Climbing a mountain is never easy, that's why they call it a mountain. But it can be made more comfortable and more enjoyable with the right kit and preparation. So if you're planning on taking on the Three Peaks Challenge or just the one peak for fun, we're here to help.
We hooked up with professional mountain climber Kenton Cool who has mastered Everest a record-breaking 11 times. If anyone is going to know what kit to bring, and how to prepare for climbing a mountain, it's this man.
In his words "the Three Peaks is not to be underestimated. The kit needs to be fit for purpose." But above all, Cool points out you should focus on having fun and enjoying the experience.
A top tip for one of the most important bits of kit, your boots, is to buy them early and make sure they're broken in. This will ensure comfort as well as minimising the chance of blisters, says Cool.
And should you end up with a nasty blister, that threatens to draw the fun out of your climb, Cool's advice is to use Compeed as a treatment.
Light weight trekking boots are ideal, says Cool, which are essentially "beefed up high-top trainers," as they don't need a lot of breaking in like heavier leather walking boots.
Kenton also says, "Don't wear two pairs of socks, this is a misnomer. It's not needed." Just remember to change them between mountains, to keep your feet fresh.
Layering is important to keep warm, dry and comfortable. But over any layers, like a base layer or fleece warming layer, there needs to be a waterproof jacket.
This not only keeps you dry but also offers protection from the wind which will become harsh as you climb higher. You don't need to spend a fortune, but something that packs up small will be easy to carry.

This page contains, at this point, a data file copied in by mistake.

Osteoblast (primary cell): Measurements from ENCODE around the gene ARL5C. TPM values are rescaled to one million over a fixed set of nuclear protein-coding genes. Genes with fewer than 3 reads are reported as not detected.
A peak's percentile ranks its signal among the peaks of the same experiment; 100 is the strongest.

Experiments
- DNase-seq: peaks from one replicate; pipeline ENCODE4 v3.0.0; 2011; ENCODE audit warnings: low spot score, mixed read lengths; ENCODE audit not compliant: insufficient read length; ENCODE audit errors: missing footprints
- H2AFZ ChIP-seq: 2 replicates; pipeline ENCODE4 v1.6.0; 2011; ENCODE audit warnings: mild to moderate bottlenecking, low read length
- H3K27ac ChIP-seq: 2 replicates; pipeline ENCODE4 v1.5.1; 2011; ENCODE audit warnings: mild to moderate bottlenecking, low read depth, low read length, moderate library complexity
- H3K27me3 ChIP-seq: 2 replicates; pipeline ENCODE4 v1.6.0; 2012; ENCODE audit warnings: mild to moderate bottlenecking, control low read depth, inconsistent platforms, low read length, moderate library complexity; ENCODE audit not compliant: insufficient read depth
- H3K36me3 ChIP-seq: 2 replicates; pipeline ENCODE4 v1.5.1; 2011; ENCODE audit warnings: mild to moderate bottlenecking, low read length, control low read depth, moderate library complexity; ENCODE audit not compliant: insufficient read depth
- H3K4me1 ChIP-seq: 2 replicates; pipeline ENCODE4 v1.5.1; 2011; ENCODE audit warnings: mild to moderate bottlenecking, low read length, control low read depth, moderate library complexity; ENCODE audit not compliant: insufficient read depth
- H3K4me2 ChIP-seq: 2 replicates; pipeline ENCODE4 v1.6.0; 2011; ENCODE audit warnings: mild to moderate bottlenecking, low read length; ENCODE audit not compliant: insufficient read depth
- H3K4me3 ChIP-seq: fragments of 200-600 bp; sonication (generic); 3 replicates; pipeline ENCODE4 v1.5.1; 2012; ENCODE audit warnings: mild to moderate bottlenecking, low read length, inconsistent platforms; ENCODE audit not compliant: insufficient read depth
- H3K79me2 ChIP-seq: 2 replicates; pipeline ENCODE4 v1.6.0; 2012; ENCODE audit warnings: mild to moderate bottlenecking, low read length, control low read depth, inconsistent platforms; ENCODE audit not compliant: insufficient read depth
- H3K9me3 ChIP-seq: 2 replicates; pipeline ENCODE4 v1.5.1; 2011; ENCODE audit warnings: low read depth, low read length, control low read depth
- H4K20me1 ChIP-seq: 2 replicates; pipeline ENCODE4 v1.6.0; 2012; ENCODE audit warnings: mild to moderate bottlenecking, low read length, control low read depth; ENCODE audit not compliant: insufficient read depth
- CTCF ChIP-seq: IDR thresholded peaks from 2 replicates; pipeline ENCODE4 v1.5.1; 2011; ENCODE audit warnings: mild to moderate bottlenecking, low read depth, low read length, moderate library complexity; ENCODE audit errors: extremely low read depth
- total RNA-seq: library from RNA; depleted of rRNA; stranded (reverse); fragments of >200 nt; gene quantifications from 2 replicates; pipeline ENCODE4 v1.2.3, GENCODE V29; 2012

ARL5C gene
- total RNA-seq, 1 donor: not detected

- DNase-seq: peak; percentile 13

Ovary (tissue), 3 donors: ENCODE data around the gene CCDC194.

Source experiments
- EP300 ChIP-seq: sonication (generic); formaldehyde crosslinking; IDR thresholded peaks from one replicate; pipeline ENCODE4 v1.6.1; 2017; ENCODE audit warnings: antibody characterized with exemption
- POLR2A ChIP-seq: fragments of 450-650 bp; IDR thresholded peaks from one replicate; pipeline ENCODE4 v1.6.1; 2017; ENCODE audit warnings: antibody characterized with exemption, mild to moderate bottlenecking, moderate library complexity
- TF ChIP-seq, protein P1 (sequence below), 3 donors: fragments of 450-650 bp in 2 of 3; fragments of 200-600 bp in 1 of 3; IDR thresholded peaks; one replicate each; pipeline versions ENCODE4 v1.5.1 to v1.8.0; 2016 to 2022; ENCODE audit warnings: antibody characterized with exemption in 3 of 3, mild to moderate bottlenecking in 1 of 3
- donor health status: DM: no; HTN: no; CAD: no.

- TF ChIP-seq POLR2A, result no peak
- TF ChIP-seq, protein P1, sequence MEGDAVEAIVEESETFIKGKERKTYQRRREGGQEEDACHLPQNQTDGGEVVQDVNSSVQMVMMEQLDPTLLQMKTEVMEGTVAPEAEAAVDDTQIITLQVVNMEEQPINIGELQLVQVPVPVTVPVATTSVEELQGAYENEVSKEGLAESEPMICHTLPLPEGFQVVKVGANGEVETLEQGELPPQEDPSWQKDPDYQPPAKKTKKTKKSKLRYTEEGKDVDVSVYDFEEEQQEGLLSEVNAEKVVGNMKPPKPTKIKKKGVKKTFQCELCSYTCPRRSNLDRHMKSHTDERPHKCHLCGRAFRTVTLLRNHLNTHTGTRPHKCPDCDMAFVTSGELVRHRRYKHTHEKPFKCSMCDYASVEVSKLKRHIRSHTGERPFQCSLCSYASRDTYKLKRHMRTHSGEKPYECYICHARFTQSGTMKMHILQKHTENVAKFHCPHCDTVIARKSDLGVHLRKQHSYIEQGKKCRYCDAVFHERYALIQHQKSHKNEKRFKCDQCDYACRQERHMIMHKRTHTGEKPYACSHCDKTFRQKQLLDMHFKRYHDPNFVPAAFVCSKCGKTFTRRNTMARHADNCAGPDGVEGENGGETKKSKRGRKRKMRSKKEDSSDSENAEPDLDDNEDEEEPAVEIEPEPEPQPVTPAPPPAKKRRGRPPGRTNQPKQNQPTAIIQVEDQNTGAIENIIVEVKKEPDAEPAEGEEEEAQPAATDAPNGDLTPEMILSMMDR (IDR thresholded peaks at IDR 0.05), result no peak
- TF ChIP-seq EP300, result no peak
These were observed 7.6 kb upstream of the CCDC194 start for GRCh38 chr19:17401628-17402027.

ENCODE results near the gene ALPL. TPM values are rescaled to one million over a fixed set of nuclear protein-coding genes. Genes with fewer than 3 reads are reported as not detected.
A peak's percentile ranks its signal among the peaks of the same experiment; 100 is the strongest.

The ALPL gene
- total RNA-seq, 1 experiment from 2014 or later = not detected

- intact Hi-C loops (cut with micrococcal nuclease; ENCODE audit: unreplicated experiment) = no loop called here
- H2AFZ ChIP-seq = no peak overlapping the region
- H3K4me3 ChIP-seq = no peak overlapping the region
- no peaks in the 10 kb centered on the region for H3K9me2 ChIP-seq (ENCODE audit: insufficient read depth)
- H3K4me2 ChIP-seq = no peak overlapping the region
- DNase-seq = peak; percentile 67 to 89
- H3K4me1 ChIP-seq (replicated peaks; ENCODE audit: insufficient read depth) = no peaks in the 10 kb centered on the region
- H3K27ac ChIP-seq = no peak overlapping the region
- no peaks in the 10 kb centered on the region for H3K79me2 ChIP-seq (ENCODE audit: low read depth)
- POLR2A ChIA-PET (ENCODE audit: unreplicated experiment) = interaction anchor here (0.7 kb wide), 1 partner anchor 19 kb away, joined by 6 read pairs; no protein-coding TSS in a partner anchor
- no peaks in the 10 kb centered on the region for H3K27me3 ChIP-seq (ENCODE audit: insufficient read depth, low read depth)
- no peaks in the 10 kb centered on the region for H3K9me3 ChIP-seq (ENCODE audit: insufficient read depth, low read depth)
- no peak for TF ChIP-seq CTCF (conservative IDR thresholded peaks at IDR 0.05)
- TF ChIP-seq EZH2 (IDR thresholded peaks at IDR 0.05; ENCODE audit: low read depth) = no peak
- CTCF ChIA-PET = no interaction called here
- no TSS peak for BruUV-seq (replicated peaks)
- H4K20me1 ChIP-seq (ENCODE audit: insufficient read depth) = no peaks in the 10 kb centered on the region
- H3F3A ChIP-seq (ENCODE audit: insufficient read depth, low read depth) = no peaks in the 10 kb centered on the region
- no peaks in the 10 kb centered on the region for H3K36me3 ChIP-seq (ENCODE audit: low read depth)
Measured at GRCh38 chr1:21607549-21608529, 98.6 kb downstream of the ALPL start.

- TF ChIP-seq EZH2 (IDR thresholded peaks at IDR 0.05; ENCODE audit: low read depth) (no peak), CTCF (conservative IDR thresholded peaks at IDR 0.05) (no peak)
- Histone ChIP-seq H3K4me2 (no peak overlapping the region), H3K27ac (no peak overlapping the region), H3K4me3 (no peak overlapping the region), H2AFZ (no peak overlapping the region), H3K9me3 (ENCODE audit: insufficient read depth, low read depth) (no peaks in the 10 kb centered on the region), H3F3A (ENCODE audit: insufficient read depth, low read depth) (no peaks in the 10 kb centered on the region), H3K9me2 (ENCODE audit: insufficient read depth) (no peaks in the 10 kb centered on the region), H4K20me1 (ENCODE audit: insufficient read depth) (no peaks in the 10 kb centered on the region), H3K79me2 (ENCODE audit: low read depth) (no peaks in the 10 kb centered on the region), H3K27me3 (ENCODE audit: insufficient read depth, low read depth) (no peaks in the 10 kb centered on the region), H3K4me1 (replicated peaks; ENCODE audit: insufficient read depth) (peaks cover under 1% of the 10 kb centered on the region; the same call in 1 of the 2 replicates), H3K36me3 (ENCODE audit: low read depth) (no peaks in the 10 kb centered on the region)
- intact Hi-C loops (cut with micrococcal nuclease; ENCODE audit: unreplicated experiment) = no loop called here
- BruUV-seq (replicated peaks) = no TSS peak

The same applies for the legs so going waterproof will help keep your legs warm and dry also. Decent gloves and hat are also essential, as even in summer, the weather on the top of the mountain can be completely different from the bottom.
Wool and cotton
One of the simplest pieces of advice involves materials. Avoid cotton, as it absorbs water, takes a long time to dry and is heavy when wet.
Instead, invest in some decent technical gear for most of your layers. Except for underwear, here go thermal with something like wool which is popular at the moment, Ice Breaker is a New Zealand company that makes this kit.
Sherpa Adventure Gear is a great make which is not only owned by a real Sherpa but also donates money towards relief for natural disasters in Nepal.
Kenton Cool is a man who appreciates tech but stresses the importance of analogue data. While a GPS device is great as a supplementary item for tracking metrics like altitude and speed, a map and compass is essential. In fact, if you're in a team, multiple maps and compasses with a pre-planned routes are ideal, says Cool.
A watch for GPS can also be helpful for measuring metrics, especially if you want to conserve battery on your dedicated GPS device for mapping. Top tip: pre-program your GPS with all routes before leaving the house, but also make sure that all the team members know the route you'll be taking.
This is invaluable at night and since the Three Peaks Challenge involves some night work, it's a must.